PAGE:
Psychiatry in the 60’s: the New Candy Pink Stove? Or the Start of Something Bigger?

The great Roger Sterling once said, “Psychiatry is just this year's candy pink stove.”

But how factual was the infamous Mad Man’s comment? Was psychiatry really just a housewife in the 1960’s vied for? Or was it the beginning of a serious discipline that millions of people would use to their advantage in years to follow? The history of psychiatry is an extremely rocky one that almost agrees with Roger’s comment.

In the 1960’s psychiatry was brutally attacked. According to Gerald Grob, in his article The attack of psychiatriclegitimacy in the 1960s: Rhetoric and reality, everyone was a critic of the new science. Both sides of the political spectrum actually agreed that it had no legitimate scientific or medical benefit for patients. One of the biggest and most well known sharpshooter was Thomas S. Szasz. He believed there was no such thing as a mental illness; this to which today we all know is extremely inaccurate. People who tried to explain mental disorders were typically liberals. This is due to the decline after World War 2 in Anti-Semitism, there was a rise in Jewish people pursuing careers in psychiatry.

Although psychiatry was on the rise, it was also under attack. Many books were published in the 1960’s that had an immediate negative effect on the discipline. The book Asylums, written by Erving Goffman, was written in 1961. It looked at institutions and presented the ability to generalize in a unique way. An example Goffman provides is slightly paradoxical. For example, patients would be hostile towards the hospital, which showed why they were there in the first place. But these hospitals were staffed in order to maintain the look of the medical service model. Basically Goffman in his book says that mental hospitals are only serviced to keep good face, yet they keep good face because the patients need to be in an asylum.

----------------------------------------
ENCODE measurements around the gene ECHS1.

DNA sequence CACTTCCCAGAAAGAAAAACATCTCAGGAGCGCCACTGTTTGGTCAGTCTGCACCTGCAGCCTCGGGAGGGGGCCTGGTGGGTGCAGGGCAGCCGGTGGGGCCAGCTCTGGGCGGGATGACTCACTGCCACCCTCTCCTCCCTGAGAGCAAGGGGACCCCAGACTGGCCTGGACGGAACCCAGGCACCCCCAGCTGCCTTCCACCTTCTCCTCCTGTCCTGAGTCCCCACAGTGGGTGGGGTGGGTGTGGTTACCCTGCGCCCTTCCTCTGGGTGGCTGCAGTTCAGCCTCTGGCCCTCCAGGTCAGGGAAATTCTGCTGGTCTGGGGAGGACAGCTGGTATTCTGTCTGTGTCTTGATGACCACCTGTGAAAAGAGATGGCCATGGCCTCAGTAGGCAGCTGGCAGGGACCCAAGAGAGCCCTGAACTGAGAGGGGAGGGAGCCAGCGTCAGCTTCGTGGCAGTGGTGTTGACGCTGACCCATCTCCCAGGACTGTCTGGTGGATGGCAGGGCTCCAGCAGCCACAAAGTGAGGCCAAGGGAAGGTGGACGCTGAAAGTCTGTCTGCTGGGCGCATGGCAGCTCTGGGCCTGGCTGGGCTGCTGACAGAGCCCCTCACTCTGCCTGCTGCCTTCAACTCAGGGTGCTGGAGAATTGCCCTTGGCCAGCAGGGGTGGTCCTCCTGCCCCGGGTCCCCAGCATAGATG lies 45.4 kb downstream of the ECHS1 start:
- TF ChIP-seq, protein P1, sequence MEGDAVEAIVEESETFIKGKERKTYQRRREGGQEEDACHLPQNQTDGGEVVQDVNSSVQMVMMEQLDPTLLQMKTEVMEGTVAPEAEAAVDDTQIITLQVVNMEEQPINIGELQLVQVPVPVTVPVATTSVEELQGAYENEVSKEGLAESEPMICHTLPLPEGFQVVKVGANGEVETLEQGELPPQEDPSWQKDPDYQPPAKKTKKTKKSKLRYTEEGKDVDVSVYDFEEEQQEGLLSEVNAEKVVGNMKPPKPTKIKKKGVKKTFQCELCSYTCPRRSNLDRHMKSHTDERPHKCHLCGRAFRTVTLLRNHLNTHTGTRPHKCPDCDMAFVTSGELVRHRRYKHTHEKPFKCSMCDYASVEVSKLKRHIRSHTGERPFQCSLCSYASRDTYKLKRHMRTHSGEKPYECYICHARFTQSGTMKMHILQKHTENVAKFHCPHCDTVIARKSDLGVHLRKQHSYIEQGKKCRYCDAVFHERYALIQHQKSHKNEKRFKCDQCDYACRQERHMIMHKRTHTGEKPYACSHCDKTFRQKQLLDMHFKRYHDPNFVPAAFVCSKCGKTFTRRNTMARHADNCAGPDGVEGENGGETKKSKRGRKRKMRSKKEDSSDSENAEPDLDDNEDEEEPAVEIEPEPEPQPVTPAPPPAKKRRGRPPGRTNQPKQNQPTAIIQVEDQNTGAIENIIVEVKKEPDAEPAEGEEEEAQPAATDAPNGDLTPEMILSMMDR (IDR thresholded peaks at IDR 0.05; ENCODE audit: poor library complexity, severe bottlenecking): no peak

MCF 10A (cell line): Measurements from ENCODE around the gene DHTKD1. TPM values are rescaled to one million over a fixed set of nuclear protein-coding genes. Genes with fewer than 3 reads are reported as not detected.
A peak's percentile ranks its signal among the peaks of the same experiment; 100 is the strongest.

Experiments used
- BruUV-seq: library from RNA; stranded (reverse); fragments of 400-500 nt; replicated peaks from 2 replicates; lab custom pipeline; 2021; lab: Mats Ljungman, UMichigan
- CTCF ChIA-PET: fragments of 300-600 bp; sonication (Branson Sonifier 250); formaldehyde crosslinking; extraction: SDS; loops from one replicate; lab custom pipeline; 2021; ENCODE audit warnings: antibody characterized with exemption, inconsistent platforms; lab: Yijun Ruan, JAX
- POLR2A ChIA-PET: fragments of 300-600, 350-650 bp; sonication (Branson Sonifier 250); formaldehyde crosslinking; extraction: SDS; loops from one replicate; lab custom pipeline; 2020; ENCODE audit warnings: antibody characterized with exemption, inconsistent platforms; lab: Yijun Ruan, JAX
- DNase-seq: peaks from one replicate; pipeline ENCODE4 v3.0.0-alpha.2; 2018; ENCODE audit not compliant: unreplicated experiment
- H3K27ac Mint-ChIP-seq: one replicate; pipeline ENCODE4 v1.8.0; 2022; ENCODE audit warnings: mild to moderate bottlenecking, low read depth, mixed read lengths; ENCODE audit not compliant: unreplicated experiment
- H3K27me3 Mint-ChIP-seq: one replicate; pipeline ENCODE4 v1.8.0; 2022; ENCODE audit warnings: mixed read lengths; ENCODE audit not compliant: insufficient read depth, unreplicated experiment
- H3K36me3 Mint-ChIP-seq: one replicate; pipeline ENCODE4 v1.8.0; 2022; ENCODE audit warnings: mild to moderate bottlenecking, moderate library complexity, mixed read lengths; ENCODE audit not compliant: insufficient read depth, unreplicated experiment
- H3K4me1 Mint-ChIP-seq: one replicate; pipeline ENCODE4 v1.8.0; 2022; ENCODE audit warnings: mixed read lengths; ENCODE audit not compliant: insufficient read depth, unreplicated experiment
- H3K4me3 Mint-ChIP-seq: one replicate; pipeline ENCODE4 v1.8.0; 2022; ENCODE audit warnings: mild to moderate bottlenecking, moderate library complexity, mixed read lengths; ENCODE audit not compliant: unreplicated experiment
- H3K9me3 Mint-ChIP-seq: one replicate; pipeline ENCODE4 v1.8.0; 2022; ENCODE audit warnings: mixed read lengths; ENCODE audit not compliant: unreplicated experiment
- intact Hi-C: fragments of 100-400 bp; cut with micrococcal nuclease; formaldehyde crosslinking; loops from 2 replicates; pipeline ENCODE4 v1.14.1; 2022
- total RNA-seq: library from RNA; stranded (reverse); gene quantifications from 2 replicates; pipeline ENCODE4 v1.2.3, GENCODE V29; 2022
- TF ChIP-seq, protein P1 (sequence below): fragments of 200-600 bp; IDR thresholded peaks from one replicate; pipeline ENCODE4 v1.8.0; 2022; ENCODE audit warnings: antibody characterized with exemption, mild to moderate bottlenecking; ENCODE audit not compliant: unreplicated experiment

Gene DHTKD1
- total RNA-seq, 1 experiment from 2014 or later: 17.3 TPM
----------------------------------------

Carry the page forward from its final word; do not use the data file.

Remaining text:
What were the effects of the attack on psychiatry? Grob concludes they were positive. Because of the constant critiques, psychiatry went through an internal change. Where psychiatry was weak, in areas such as psychodynamic psychiatry and psychotherapy, they influenced other types such as biological psychiatry.

So was Betty Draper following another trend? In the 1960’s it would have looked so. In today’s era we understand that mental illness is a serious issue. Psychiatrists have become much more legitimate, the science has been improved on, and society views it in an accepting way.

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